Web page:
Messages:
    168
    Likes Received:
    12
    Exp:
    Cook At Home
    I freeze liquids in canning jars. That way they can go straight to the microwave. I don't put any plastic in the microwave.
     
  13. koukouvagia

    koukouvagia

    Messages:
    7,298
    Likes Received:
    536
    Exp:
    Home Cook
    Good tip!! I do freeze stock in plastic jars and wen I need to defrost I run under warm water to loosen the sides and then dump into a saucepan.
     
  14. nicko

    nicko Founder of Cheftalk.com Staff Member

    Messages:
    4,104
    Likes Received:
    186
    Exp:
    Former Chef
    I freeze my homemade chicken stock in small ziplock bags with two cups of liquid. I lay them flat on a sheet pan and put them in the freezer. They are very thin when they freeze and make it easy to store. They also are exactly two cups so I know what I am pulling out. And, because they are frozen flat and thin they store very easily without taking up a lot of space. I use the vacuum sealer primarily for meats, poultry and seafood and only for long term items. Vacuum sealing is expensive over the long haul so I only use it for items that will be in the freezer longer than 3 months. Any amount of time less than that and it is just as effective to use a zip lock in my opinion.
     
  15. maryb

    maryb

    Messages:
    2,472
    Likes Received:
    162
    Exp:
    Semi pro/retired now
  16. zagut

    zagut

    Messages:
    65
    Likes Received:
    11
    Exp:
    Other
    I use my vacuum sealer all the time.

    When My last one was dying I replaced it before it was totally dead.

    No need to go expensive on a unit but as they say, You get what you pay for.

    For long term storage in the freezer it can't be beat. And even for short term it's great. Buying in bulk pays for any amount you might spend in bag cost. Rolls are the way to go IMHO. You can custom size bags as you need them.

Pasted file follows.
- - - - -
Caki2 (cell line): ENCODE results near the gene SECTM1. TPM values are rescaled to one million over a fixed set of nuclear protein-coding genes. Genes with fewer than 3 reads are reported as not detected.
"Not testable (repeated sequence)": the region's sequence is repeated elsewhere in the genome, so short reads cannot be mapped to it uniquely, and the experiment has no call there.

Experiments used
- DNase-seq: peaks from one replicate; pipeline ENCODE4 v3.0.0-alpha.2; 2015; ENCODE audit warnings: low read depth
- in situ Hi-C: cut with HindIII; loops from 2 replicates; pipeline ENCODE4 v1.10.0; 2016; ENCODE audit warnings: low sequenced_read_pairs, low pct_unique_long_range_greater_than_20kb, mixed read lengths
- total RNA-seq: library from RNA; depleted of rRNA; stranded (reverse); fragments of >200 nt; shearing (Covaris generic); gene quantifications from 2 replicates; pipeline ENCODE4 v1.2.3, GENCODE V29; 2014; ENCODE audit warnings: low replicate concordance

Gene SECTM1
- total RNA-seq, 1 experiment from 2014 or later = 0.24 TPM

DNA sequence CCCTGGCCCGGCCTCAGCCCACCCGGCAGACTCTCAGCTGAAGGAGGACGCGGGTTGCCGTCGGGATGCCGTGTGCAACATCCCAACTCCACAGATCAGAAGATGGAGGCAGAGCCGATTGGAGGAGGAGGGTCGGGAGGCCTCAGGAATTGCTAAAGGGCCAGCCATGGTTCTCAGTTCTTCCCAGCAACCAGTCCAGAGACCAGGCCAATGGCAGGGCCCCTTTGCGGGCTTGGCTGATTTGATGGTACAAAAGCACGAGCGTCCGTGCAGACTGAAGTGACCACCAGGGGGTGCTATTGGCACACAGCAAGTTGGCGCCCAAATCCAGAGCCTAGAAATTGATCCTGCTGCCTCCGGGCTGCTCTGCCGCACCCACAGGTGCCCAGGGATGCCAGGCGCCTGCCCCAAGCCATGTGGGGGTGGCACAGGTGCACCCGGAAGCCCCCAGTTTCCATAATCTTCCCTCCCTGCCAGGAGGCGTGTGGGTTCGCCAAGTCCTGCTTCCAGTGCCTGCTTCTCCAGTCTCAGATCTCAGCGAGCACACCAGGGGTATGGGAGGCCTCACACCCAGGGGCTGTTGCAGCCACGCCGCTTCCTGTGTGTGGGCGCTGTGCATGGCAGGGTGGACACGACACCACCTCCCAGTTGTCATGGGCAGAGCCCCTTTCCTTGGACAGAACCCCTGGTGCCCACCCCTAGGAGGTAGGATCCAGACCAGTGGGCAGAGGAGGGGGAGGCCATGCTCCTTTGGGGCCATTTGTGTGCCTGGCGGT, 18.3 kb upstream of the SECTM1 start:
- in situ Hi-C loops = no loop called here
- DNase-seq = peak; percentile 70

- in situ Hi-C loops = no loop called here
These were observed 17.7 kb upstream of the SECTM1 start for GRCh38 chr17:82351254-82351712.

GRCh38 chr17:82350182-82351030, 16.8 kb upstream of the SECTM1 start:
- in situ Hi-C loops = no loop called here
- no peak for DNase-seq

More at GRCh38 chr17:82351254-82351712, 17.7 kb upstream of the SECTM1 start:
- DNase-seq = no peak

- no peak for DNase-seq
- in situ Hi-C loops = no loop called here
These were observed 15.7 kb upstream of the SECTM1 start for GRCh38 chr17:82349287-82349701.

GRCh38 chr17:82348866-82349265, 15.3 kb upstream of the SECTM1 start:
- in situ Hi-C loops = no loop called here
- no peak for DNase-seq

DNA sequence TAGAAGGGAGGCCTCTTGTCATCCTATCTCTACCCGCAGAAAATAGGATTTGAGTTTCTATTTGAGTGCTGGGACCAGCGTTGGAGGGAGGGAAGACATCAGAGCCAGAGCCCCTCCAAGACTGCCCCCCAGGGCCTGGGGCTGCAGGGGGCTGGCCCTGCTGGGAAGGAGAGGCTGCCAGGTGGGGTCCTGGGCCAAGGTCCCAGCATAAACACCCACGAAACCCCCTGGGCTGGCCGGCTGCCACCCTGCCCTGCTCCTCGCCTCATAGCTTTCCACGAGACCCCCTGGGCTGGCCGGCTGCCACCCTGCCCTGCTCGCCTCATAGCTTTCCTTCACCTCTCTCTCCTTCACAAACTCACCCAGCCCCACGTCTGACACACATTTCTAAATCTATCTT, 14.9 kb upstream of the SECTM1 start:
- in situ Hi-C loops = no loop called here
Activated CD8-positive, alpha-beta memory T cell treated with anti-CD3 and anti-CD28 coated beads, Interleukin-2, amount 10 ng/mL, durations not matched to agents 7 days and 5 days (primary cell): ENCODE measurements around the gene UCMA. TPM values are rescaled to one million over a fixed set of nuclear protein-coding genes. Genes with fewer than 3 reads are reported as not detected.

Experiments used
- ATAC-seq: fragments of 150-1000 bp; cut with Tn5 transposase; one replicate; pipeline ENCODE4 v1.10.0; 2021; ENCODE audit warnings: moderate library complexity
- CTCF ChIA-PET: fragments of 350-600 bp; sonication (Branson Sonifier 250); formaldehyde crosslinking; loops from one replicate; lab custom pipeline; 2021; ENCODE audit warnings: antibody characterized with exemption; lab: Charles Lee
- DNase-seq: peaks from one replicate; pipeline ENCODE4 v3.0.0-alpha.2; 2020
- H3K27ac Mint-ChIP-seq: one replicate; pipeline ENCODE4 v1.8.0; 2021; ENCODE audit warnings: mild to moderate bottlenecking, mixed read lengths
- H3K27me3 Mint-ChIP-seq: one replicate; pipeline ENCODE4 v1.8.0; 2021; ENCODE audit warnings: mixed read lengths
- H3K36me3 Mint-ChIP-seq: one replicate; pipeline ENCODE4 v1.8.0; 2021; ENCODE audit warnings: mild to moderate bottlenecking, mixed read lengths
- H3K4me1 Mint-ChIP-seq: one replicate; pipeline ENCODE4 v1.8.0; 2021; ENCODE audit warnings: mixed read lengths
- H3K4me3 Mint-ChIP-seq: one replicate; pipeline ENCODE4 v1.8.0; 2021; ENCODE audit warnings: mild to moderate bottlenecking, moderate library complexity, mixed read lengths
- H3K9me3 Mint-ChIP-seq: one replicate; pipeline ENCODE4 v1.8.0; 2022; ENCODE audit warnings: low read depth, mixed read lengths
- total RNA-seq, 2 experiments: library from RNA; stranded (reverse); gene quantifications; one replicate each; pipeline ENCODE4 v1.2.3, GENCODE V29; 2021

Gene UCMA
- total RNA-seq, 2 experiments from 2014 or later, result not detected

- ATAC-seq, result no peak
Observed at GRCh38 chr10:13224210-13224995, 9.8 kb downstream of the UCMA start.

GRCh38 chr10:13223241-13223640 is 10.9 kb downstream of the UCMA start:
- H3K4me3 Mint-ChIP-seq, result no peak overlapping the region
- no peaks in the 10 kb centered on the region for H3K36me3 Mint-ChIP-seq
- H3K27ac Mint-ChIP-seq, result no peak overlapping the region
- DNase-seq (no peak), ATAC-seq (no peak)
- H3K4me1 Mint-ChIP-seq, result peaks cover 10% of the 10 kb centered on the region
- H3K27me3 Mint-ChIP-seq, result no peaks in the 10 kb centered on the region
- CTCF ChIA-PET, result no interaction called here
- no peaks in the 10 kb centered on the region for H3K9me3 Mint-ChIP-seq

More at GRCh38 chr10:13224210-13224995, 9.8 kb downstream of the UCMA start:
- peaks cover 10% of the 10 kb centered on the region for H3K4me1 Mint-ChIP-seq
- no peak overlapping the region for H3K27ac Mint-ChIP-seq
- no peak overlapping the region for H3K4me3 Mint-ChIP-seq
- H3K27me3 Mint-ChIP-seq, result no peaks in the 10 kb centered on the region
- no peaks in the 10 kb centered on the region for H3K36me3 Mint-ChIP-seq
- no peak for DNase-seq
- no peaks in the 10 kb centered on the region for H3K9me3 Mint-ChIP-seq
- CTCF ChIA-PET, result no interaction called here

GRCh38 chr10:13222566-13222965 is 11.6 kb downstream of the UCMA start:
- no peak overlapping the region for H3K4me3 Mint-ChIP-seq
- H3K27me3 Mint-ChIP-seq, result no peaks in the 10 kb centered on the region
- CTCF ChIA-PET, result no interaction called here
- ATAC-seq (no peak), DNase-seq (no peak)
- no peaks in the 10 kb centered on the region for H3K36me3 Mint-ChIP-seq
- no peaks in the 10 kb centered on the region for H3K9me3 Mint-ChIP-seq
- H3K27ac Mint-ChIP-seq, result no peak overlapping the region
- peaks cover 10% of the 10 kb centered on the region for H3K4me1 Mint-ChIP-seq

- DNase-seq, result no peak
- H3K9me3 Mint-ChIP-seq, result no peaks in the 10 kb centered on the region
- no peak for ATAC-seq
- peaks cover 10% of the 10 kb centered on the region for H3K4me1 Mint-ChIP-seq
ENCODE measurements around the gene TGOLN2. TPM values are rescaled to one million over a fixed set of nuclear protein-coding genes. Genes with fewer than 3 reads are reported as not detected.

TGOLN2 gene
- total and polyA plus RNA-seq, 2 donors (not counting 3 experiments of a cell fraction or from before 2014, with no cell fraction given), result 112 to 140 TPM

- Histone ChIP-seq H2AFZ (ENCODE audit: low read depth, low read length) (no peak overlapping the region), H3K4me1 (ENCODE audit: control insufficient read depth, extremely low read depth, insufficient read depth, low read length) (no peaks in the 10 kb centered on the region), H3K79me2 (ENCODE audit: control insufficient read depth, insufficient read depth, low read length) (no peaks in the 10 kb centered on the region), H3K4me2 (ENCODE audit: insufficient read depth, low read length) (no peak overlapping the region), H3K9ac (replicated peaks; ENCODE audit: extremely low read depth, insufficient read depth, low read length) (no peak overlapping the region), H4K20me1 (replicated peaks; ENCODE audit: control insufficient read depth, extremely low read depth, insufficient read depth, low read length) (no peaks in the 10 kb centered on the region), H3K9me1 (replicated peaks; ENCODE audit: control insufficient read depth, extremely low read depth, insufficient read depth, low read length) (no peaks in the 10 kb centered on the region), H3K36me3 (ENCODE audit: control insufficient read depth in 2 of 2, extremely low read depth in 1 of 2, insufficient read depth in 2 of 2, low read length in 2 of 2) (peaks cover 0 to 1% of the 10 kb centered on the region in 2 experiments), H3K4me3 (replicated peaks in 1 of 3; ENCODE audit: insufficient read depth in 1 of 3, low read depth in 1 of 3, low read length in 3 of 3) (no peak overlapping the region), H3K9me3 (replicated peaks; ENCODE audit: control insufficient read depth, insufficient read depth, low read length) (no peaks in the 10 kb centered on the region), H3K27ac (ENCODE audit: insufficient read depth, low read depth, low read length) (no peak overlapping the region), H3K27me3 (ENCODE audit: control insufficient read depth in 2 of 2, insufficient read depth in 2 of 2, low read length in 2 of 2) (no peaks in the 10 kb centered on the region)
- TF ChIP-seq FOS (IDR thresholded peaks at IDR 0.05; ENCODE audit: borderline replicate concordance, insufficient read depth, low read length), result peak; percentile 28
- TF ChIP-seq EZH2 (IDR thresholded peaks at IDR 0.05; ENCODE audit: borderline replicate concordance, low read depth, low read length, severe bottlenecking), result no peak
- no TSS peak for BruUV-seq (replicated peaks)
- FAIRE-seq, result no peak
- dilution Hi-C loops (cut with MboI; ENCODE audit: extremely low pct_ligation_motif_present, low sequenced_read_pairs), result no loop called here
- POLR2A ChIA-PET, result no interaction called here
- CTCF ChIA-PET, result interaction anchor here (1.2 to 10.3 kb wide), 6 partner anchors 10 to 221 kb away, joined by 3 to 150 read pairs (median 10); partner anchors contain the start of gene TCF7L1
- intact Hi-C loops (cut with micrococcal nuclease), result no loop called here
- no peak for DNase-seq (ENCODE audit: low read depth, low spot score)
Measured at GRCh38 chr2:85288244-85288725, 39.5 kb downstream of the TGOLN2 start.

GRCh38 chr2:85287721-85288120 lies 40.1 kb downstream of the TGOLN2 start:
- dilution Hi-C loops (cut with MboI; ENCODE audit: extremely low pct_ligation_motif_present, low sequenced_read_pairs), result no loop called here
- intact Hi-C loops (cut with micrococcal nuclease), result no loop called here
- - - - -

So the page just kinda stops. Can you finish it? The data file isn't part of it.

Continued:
17. genemachine

    genemachine

    Messages:
    1,423
    Likes Received:
    123
    Exp:
    Home Cook
    True that vac bags are generally more expensive than just a ziplock, but then again, the amount I use for normal household usage doesn't really show up in the budget. When I freeze meat of any sort, it is mostly higher quality stuff, e.g. my home-raised stuff, larger batches of homemade bacon or salt pork, larger batches of some heirloom pig I get a deal on, stuff that some hunter friends get me, so in those cases, the quality of freezing is a higher concern to me than the storage times as such. Since vac sealing combined with a good freezer really cuts down on ice crystal formation, resulting in a better texture, it's my way to go for stuff like that.
     
  18. eastshores

    eastshores

    Messages:
    1,436
    Likes Received:
    284
    Exp:
    I Just Like Food
    GM have you considered a chamber vacuum sealer? I've been looking at them, the bags are much cheaper than food saver, around $45 USD for 500 8"x10" bags. Unfortunately the chambers themselves are closer to $900! I just ordered my first sous vide unit so it would be nice to eventually be able to seal up liquids. I just don't seal enough other products as of late to make that initial price worth it.
     
  19. genemachine

    genemachine

    Messages:
    1,423
    Likes Received:
    123
    Exp:
    Home Cook
    @eastshores  Considering, yes, particularly with an eye on sous vide, but the units are a bit out of my price range at the moment, too.
     
  20. oldschool1982

    oldschool1982

    Messages:
    1,593
    Likes Received:
    44
    Exp:
    Retired Chef
    Vacuum sealing and freezing is definitely the way to go and will agree with @Nicko about the cost over the long haul. It does get up there if you are using it frequently. I guess at one time we were because we were buying the big box of bags from Sam's around 5 or 6 times a year. There's too much waste too.

    The machine I have is an older Food-Saver Pro-II model we bought from Food-Saver on closeout maybe 10 years ago? We use a moderate amount of fresh meat here and it can add up if I don't freeze things. The only thing I try not to freeze is beef, using the sealer to add some age is a definite plus to some of the mid quality meats we buy on sale. I figure if it's possible to take a 5 or 6 buck a pound cut and make it as tasty as a 8,10 or 12 buck a pound cut.....why not.

    This thread peaked my curiosity about the Chamber type sealers and had no idea they were becoming available for the home. I like the idea of the reduced cost in bags and also the flexibility to seal liquids. The 900 bucks is up there but if it lasts and you use it more often on a wider variety of foods, then it could almost pay for itself. Honestly, I've quit sealing as much as we once did, especially my sauces because of the known difficulty and a previous issue but the cost but the biggest issue. Plus many of the bags we use for meat lose their tight vacuum and if I don't pay attention and reseal the product, we end up with freezer burn anyway. It also doubles the usage and cost.